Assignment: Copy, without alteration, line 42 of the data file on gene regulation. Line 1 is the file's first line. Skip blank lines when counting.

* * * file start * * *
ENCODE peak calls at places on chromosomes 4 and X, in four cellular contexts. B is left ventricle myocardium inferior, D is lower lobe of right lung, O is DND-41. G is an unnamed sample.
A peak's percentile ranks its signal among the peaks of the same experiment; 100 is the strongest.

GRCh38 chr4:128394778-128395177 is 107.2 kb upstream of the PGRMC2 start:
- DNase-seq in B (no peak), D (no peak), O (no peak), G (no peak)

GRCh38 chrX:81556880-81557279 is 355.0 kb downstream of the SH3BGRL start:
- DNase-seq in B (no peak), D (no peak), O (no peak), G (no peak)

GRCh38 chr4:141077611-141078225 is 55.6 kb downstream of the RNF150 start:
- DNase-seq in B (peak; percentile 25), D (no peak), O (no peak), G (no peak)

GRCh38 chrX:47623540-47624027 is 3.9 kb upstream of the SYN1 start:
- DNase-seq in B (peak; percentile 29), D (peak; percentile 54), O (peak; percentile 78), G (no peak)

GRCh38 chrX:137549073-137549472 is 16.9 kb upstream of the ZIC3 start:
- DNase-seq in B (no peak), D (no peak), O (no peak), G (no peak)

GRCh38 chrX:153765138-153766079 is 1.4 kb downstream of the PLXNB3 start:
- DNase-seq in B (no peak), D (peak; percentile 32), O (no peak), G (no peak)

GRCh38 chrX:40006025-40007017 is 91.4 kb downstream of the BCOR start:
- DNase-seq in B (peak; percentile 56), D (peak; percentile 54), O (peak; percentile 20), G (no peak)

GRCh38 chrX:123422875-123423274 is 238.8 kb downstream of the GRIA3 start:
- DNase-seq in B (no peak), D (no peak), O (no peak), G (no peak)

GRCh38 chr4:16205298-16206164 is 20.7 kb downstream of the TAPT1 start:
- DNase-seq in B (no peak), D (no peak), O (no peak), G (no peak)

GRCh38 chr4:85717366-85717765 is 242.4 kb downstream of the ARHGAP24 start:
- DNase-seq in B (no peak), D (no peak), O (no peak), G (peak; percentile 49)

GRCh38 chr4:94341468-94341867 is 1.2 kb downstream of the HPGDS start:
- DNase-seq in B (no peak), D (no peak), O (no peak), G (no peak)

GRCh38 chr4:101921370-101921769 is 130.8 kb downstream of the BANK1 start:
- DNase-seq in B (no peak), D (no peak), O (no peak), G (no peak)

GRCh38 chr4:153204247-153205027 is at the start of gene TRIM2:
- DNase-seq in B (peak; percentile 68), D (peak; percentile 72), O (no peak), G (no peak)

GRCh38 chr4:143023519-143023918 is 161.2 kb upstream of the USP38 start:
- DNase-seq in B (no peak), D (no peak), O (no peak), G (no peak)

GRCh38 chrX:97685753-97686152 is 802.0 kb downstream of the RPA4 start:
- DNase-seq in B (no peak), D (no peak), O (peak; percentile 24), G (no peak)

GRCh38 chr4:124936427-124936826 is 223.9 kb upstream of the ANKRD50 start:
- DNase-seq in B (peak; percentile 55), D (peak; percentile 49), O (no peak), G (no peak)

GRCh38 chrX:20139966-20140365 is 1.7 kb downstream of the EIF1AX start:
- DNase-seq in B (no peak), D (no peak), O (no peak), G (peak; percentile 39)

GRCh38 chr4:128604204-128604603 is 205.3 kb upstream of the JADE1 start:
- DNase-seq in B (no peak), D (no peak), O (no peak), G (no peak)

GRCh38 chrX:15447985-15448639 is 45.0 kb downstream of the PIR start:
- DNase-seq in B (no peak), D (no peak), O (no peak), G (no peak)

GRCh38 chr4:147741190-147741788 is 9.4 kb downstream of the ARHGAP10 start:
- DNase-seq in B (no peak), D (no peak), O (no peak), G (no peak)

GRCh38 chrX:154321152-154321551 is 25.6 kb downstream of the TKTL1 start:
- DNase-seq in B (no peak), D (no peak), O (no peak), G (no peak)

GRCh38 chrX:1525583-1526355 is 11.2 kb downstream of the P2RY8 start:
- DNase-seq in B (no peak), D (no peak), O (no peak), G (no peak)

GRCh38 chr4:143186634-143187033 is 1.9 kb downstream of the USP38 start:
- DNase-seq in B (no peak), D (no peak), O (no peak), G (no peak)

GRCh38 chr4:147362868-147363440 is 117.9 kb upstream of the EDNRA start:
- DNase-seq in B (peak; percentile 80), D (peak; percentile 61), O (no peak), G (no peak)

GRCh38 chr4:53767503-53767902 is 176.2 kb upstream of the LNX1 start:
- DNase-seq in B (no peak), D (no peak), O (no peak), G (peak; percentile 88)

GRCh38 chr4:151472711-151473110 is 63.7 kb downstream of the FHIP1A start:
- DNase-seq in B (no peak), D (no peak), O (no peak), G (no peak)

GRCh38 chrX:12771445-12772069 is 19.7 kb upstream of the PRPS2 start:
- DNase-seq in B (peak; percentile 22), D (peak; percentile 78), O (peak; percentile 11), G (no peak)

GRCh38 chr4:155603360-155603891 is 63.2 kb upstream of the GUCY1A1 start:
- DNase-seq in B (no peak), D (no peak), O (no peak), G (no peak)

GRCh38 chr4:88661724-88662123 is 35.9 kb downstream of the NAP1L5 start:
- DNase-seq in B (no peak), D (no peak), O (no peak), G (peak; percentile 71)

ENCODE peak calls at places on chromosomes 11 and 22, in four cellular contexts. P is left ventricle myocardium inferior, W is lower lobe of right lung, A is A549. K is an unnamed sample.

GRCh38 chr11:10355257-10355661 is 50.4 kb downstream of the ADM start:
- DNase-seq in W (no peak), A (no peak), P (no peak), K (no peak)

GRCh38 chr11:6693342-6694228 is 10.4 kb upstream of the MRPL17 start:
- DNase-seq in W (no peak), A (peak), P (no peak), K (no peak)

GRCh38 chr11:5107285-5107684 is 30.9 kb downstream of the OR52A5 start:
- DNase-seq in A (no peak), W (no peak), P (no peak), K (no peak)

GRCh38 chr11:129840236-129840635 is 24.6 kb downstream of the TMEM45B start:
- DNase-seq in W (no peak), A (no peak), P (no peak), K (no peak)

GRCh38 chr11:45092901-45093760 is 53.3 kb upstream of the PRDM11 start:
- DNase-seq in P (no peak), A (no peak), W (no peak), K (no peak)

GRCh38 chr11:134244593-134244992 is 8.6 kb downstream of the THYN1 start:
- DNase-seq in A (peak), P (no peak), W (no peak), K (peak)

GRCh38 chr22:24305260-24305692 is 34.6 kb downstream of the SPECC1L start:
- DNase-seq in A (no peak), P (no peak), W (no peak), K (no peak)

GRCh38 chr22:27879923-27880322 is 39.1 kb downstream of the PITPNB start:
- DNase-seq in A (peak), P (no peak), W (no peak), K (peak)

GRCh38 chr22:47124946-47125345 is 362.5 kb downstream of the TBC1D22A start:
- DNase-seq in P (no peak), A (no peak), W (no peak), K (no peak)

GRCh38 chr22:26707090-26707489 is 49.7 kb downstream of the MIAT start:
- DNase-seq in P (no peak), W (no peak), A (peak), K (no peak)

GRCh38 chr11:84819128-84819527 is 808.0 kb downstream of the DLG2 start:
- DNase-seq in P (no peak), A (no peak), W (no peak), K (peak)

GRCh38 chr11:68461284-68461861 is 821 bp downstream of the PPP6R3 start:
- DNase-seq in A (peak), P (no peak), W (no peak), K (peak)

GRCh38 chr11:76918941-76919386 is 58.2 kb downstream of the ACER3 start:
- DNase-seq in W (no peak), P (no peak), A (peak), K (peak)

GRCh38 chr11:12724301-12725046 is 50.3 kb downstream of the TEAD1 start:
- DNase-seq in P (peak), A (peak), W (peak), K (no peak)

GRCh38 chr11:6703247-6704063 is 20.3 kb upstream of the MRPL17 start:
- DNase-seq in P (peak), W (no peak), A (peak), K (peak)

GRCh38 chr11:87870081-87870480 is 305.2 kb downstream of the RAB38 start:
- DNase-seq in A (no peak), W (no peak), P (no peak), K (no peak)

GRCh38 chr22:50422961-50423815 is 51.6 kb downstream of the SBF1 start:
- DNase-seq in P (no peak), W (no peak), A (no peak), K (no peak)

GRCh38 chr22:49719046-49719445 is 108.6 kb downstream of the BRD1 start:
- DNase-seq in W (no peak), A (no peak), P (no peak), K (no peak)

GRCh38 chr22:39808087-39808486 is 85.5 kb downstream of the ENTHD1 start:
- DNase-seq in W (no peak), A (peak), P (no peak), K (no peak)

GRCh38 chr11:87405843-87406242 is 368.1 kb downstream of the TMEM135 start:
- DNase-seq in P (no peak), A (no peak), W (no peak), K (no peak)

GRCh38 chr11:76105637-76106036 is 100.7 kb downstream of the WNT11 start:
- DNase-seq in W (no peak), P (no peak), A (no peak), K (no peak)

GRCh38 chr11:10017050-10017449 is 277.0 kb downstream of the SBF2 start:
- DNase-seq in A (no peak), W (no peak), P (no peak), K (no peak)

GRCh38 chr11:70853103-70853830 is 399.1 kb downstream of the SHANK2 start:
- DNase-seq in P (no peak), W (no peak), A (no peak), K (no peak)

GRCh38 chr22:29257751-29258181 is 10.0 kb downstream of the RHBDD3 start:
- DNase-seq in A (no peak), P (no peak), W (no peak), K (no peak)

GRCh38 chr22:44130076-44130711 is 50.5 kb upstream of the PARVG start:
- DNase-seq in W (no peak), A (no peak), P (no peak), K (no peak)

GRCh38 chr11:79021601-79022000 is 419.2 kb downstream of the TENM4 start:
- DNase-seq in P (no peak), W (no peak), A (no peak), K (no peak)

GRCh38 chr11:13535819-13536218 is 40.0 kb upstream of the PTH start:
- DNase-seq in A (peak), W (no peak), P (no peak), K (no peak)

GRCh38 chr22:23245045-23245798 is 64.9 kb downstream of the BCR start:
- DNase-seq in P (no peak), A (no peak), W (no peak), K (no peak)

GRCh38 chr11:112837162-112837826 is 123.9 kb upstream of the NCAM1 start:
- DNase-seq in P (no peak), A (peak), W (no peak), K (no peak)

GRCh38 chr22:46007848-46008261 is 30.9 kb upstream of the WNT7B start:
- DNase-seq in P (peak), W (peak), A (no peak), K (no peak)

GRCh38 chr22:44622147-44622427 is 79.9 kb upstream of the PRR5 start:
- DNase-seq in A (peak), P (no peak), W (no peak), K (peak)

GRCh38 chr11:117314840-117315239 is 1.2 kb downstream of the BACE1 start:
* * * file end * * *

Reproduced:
- DNase-seq in B (no peak), D (no peak), O (no peak), G (no peak)